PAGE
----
After closer inspection, Brent confirmed the tapes were in good condition. But due to their age, he thought some would start to degrade. Possibly soon. While our cupboard was OK, they really needed to be stored in a climate controlled environment. We also needed to think about digitising them properly to preserve them for the future. Many tapes had been digitised before, but none of the individual tracks on the multi-track tapes. Also, analog to digital technology had come a long way since any previous digitisation in the 1990s.
Around this time, a group of supporters of the label were starting to discuss an idea around the preservation and archiving of Flying Nun materials - broadly including music, posters, photos and historical documents. Initiated and led by Sneaky Feelings band member David Pine, the group had some informal meetings with interested parties in New Zealand’s main centres. The group also involved Flying Nun founder Roger Shepherd, as well as artists like Denise Roughan (3ds/Ghost Club/Look Blue Go Purple) and Francisca Griffin (Look Blue Go Purple) and other people with a long-running connection with the label like Barbara Ward, Russell Brown, Caroline Stone, Stephen Steadman and Ian Dalziel.
Among the discussions of this new group was the question of what to do about the tapes. A rough calculation of the costs for professional digitisation would require around half a million dollars. There were many tape formats so you would need lots of different rare and old tape machines to do it, and people with a high level of specialised skill. It would take a lot of time.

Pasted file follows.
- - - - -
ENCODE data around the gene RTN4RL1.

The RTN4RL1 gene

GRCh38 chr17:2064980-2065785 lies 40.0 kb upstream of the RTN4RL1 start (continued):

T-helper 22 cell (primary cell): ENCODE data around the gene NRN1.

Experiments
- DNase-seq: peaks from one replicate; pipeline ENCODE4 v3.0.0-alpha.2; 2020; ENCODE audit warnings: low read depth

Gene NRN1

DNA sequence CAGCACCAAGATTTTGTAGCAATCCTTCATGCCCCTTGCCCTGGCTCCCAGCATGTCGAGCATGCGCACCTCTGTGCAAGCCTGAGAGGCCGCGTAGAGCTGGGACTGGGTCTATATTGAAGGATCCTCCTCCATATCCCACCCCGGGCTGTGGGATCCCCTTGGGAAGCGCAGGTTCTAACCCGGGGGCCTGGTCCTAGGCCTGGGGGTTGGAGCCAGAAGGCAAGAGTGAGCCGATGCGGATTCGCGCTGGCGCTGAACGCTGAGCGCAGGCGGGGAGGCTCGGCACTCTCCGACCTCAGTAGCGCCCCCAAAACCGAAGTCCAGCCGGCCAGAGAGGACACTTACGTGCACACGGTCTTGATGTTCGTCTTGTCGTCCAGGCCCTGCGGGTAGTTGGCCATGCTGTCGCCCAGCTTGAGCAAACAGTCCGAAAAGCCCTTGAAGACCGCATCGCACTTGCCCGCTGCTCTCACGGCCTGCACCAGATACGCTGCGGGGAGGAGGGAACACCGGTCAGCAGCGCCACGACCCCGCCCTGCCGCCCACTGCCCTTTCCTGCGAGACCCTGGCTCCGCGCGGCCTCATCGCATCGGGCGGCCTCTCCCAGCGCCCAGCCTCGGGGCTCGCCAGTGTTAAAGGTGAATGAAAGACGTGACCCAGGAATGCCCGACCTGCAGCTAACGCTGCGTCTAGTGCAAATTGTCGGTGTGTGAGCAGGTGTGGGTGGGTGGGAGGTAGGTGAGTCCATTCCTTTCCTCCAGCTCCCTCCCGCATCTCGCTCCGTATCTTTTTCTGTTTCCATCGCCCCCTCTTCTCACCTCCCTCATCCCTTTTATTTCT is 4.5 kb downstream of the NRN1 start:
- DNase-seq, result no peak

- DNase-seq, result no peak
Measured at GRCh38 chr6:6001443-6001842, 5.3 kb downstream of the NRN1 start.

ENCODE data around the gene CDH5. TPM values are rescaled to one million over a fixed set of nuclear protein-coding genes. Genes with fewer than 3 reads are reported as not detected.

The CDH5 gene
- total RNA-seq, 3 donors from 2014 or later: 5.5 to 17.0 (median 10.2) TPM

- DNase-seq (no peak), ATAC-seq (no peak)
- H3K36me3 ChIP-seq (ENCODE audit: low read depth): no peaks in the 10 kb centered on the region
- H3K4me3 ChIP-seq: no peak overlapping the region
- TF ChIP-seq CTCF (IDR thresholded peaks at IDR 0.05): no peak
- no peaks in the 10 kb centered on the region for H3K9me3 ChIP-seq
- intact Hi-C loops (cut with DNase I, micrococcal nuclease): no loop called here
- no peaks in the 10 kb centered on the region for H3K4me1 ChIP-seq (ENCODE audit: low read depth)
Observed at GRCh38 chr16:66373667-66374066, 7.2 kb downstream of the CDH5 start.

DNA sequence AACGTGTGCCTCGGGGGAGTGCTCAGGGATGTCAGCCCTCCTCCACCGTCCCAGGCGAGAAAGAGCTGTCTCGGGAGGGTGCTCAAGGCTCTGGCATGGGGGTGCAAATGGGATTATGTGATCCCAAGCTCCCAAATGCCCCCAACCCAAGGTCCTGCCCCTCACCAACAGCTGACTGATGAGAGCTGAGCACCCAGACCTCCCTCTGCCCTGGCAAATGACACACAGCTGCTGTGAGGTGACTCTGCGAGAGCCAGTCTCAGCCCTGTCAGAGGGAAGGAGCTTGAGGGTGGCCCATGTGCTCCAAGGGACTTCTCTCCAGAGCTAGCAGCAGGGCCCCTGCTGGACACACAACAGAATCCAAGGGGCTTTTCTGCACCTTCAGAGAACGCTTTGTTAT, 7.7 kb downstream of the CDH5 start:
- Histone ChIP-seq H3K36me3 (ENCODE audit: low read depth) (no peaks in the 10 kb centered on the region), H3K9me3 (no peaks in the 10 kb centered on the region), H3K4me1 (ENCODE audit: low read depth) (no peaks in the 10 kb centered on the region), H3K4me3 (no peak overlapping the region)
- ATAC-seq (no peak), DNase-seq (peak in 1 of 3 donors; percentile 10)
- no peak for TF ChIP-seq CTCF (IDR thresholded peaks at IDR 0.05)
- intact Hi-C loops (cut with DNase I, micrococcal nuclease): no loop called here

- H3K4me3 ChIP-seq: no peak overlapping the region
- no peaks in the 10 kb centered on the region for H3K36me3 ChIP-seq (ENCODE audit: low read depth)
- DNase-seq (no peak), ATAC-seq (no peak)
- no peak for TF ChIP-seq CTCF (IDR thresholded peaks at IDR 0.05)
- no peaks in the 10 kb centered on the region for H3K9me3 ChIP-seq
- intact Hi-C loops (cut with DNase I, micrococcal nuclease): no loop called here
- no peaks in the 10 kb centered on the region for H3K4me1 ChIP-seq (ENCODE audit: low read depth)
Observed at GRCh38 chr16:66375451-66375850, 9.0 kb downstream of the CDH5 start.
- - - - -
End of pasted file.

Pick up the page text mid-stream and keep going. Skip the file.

The Flying Nun label was not in the financial position to shoulder this cost. The record label business in 2018 - and the music business in general - does not have significant amounts of surplus cash. Additionally, while digitising and preserving the tapes would require significant expenditure, it would generate minimal income or financial return. It was not a sound business investment.
So Flying Nun and the new group (which was now called The Flying Nun Foundation) began exploring other options. One possibility that seemed promising was the National Library of New Zealand, the Alexander Turnbull Library. After several meetings with Music Curator Michael Brown, we decided to take a trip to Wellington to take a look around their premises.
We were all impressed by the Library’s vast underground temperature controlled labyrinth, the multitude of old tape machines and most importantly the commitment and attitude of people that worked there.
But, we still had some concerns. One was that Flying Nun and many of the artists are still recording and releasing music; if we hand over the tapes, what happens to the copyright? Traditionally the “master tape” is considered the source of both all subsequent recordings and also the original copyright. While the artists and label are still active, we can’t just give that away.